Sister Carrie

Sister Carrie

Book - 1998
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Young Carrie Meeber leaves home for the first time and experiences work, love, and the pleasures and responsibilities of independence in late-nineteenth-century Chicago and New York.
Publisher: Oxford [England] ; New York : Oxford University Press, 1998
ISBN: 9780199539086
Characteristics: xl, 466 pages ; 20 cm
Additional Contributors: Mitchell, Lee Clark 1947-


From Library Staff

"A teenage girl without money or connections leaves her small town in search of a better life in Dreiser's revolutionary first novel. The chronicle of Carrie Meeber's rise from obscurity to fame -- and the effects of her progress on the men who use her and are used in turn -- aroused much co... Read More »

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Apr 06, 2020

I really enjoyed this book! There wasn't a great big climax or any serious conflict (although at the time of its release it was controversial), it is simply a story about a young girl making decisions and finding her own voice in a world that is less than sympathetic to an independent female. The book takes place in the late 1800's in Chicago and NYC and it highlights just how important class was back then.

Feb 01, 2016

This is classic Dreiser. I just read it for the second time, the first time was in 1975 for school. It's a much better read when there isn't a term paper required at the end! A bit slow and plodding but that goes well with Dreiser's books.

Sep 04, 2014

18/7 - I enjoyed this, but can't really say why. It was quite slow, certainly slower than my normal reading choices; there were no big events and no climatic ending; and none of the main characters were people I wanted to barrack for, for more than a few pages at a time. Carrie had her sympathetic moments, but there were times when I wanted to sit her down and explain the ways of the world or shake some sense into her. I was happy that Carrie finally managed to 'make it' on her own without the help of a man (what I imagine would have been a minor miracle in those days), and almost wanted to say to her "See, you can do it on your own. Drouet and Hurstwood were just dragging you down and holding you back." It was a blessing in disguise that neither of them actually married her.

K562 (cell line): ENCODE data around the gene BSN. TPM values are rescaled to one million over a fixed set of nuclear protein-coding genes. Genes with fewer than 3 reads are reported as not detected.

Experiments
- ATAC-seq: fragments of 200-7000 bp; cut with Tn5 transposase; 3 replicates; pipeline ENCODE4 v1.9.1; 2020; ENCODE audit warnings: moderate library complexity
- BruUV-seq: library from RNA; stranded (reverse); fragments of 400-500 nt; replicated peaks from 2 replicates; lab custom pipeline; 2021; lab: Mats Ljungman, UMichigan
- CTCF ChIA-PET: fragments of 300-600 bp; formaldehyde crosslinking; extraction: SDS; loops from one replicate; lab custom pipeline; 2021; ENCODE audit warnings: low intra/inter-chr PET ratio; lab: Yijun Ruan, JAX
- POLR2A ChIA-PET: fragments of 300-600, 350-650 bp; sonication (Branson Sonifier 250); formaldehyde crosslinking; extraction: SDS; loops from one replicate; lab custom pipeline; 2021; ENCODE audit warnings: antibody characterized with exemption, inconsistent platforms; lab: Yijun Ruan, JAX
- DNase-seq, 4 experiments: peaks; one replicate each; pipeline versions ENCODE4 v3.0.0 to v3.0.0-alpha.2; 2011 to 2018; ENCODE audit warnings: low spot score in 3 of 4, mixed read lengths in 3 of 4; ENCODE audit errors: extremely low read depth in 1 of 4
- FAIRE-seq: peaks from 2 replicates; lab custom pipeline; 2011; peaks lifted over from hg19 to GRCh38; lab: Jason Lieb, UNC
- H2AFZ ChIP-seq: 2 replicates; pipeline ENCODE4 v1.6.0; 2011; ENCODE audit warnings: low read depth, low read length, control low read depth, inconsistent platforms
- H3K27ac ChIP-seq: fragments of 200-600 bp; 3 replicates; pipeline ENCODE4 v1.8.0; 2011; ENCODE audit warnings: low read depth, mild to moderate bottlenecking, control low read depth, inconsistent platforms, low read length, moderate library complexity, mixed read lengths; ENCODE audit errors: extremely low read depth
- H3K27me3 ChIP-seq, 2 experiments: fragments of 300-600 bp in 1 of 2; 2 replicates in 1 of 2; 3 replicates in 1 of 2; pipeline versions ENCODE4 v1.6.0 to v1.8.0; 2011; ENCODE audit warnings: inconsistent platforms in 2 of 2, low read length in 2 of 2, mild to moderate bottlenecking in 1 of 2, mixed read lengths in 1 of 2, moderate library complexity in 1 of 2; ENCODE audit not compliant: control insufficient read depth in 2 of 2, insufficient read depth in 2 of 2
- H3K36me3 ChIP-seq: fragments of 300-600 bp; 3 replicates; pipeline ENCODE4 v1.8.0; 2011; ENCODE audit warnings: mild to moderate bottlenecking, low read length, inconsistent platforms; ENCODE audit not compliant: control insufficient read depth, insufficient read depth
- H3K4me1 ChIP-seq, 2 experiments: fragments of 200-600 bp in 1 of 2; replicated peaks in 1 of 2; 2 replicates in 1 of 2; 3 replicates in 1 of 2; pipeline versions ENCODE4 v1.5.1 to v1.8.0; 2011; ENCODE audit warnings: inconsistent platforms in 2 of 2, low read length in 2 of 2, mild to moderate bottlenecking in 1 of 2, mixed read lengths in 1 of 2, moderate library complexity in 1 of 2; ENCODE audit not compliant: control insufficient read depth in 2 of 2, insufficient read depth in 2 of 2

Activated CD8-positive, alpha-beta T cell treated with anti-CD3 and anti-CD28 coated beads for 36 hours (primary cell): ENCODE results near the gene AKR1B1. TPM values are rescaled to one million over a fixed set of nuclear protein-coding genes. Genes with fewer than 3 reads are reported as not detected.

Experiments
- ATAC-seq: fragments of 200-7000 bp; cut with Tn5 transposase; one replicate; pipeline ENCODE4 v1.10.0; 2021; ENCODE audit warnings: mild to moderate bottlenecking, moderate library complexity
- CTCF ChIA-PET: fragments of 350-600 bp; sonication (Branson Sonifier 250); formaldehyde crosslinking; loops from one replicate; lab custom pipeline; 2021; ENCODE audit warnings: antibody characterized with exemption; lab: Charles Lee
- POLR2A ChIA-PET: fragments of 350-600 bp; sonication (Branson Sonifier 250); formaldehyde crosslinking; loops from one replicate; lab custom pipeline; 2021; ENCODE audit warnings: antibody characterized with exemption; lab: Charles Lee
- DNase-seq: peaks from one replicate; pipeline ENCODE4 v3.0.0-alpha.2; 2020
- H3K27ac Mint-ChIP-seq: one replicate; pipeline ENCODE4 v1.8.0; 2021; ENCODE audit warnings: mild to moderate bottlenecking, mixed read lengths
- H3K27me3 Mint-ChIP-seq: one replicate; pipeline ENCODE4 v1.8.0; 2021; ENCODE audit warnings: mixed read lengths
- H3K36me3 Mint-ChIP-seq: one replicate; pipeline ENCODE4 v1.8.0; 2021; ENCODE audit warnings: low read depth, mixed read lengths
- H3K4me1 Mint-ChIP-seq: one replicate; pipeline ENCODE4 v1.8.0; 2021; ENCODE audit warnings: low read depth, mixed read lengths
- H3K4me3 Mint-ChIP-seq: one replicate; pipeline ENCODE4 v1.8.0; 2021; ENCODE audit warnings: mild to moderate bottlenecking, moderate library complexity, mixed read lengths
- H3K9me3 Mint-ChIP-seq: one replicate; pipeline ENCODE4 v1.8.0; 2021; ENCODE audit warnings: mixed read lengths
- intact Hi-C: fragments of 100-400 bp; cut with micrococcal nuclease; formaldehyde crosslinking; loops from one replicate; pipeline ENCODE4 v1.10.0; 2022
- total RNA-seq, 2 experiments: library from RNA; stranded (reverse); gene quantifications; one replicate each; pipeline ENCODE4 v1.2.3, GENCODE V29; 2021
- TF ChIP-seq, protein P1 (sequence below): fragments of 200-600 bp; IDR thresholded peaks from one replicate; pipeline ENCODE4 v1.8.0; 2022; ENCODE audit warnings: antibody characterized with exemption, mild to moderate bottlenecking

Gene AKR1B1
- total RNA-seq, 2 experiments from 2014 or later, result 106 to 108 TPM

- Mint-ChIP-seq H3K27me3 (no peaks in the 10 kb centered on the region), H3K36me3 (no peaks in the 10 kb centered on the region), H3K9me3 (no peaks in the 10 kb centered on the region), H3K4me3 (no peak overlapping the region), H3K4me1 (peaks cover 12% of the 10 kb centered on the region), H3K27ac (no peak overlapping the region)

If you read my reviews regularly you might have read my views on themes and messages within books - that they're not for me and tend to go straight over my head - I just don't see them, unless they're shoved down my throat (and books that do that are another story altogether). So, I don't really know what Dreiser might have been attempting to say with this book, but I did get a feeling of feminine empowerment from Carrie's ability to survive with or without the two men who came into her life. If that's not what Dreiser was trying to say then obviously I wasn't meant to understand it, but I still managed to find enough to interest me and keep me reading (which was a feat in and of itself as at 557 pages this is now the longest book I've read this year).

FrauSison Dec 27, 2013

I first read this for an assignment for my senior English Lit. class over Christmas break in 1987. I chose the author and book from a class list of required reading. Its plot and imagery have stayed with me since then, and I wish to read it again with my middle-age perspective. It must have been a good book.

Jul 18, 2008

Great American Novel - and a protagonist who is not male.

wonderful descriptions and some very flawed characters. a very good read. the imagery of carrie in her rocking chair is still with me.


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Apr 06, 2020

Jcrawley_0 thinks this title is suitable for 16 years and over


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Apr 06, 2020

After Carrie leaves her family in rural America and moves to a big city she is almost immediately faced with temptations and the decisions that accompany them. As she strives to find her "american dream" she falls in with men that don't have her best interest at heart but offer her material things that she had only previously been able to marvel at through shop windows. As she navigates the consequences of her choices she discovers her own path to a life that is truly hers.


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Apr 06, 2020

"We must remember that it may not be a knowledge of right, for no knowledge of right is predicated of the animal's instinctive recoil at evil. Men are still led by instinct before they are regulated by knowledge."


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